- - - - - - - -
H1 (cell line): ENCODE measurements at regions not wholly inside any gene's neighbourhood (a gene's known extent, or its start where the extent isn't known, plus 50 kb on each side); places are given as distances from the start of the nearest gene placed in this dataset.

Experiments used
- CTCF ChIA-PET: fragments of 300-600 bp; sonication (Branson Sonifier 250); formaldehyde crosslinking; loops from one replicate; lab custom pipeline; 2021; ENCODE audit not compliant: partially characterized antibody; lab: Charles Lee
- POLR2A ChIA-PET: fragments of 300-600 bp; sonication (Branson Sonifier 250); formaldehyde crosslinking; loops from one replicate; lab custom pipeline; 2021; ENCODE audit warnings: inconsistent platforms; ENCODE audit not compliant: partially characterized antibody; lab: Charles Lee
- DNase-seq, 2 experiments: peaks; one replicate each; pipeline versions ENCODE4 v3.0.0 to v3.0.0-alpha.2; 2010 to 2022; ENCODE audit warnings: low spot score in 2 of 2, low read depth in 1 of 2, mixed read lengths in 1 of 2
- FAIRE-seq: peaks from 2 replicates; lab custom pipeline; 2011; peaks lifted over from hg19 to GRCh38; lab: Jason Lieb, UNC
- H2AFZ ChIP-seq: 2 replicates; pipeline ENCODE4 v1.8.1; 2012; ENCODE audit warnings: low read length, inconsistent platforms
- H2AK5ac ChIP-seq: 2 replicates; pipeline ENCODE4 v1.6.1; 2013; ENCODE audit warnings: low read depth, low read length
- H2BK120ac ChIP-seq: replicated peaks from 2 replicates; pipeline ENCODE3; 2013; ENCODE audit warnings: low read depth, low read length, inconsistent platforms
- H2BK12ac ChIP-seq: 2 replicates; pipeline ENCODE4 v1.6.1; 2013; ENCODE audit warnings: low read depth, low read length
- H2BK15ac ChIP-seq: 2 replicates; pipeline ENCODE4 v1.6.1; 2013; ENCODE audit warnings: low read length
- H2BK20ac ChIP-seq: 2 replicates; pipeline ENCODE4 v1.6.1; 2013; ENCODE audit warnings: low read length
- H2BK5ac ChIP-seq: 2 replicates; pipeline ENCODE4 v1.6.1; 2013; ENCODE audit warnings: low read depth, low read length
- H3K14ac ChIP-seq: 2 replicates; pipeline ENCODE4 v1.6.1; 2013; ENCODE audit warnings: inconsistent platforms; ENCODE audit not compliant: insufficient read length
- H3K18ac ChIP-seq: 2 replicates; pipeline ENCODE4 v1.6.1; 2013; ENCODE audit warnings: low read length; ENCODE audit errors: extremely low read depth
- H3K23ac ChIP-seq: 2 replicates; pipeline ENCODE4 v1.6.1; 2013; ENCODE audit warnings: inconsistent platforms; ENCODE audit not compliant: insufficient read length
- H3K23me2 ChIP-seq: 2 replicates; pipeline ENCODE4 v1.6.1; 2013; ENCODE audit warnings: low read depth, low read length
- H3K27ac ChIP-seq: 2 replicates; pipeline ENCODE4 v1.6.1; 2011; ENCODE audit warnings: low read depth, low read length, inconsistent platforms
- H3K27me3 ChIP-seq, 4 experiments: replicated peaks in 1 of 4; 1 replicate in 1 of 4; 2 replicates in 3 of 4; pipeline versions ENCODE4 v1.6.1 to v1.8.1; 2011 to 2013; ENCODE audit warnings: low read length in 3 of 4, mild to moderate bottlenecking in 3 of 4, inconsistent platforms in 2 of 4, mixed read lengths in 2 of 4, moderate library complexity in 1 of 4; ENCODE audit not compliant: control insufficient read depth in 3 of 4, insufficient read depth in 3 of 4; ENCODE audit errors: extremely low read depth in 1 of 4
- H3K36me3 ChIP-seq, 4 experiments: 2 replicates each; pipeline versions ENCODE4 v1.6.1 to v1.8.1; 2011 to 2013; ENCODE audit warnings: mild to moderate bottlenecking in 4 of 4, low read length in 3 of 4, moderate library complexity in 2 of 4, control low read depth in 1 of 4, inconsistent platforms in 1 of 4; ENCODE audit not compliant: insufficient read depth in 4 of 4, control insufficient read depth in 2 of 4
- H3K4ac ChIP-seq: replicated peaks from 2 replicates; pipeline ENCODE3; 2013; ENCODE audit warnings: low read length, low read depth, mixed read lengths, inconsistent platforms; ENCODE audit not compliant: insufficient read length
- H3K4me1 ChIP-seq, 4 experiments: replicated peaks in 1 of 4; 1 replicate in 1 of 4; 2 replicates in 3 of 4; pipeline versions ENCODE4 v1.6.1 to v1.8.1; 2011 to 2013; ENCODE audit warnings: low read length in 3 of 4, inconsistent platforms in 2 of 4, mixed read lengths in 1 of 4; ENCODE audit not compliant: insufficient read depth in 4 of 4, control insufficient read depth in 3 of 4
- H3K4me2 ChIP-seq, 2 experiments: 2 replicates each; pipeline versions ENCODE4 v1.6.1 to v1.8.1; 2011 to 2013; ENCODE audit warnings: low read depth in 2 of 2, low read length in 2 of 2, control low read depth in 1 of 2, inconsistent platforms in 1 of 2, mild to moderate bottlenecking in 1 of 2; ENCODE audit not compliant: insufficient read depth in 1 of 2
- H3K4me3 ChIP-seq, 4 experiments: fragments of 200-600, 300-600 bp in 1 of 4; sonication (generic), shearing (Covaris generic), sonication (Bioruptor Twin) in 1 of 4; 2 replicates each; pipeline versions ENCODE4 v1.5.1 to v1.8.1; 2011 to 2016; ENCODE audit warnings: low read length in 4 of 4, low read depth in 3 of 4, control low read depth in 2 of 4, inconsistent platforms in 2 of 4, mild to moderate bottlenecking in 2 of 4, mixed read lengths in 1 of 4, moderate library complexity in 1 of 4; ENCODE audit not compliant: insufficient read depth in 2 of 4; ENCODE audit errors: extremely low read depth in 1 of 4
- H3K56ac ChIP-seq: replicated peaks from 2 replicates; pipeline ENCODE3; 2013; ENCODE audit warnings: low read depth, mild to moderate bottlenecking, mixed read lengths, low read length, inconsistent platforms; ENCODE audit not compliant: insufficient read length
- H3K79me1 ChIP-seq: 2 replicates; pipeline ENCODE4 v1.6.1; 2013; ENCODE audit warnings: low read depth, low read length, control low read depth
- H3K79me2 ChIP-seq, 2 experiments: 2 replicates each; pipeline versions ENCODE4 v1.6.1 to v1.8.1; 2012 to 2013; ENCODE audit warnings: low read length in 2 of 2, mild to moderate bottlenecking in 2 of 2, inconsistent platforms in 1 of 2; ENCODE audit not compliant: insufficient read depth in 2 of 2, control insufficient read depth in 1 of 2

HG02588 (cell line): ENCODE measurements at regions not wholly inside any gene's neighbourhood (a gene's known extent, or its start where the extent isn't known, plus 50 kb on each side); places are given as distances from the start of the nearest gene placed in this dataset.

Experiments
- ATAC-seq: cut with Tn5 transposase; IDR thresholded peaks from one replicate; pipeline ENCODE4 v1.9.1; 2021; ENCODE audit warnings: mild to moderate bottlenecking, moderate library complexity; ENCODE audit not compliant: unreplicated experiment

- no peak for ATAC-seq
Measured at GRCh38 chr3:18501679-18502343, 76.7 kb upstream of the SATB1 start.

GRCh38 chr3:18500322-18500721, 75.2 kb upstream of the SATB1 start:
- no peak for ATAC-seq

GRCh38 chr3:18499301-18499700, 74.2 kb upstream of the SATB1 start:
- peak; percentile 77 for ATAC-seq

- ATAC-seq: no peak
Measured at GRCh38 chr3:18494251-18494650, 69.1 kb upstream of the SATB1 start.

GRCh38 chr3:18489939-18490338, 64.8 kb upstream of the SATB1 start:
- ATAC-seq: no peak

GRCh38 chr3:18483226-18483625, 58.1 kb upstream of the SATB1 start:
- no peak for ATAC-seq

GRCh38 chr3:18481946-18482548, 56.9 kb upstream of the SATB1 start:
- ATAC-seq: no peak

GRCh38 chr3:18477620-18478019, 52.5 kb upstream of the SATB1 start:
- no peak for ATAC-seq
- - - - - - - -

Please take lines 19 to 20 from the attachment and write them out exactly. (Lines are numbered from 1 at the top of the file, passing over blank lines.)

- H3K27me3 ChIP-seq, 4 experiments: replicated peaks in 1 of 4; 1 replicate in 1 of 4; 2 replicates in 3 of 4; pipeline versions ENCODE4 v1.6.1 to v1.8.1; 2011 to 2013; ENCODE audit warnings: low read length in 3 of 4, mild to moderate bottlenecking in 3 of 4, inconsistent platforms in 2 of 4, mixed read lengths in 2 of 4, moderate library complexity in 1 of 4; ENCODE audit not compliant: control insufficient read depth in 3 of 4, insufficient read depth in 3 of 4; ENCODE audit errors: extremely low read depth in 1 of 4
- H3K36me3 ChIP-seq, 4 experiments: 2 replicates each; pipeline versions ENCODE4 v1.6.1 to v1.8.1; 2011 to 2013; ENCODE audit warnings: mild to moderate bottlenecking in 4 of 4, low read length in 3 of 4, moderate library complexity in 2 of 4, control low read depth in 1 of 4, inconsistent platforms in 1 of 4; ENCODE audit not compliant: insufficient read depth in 4 of 4, control insufficient read depth in 2 of 4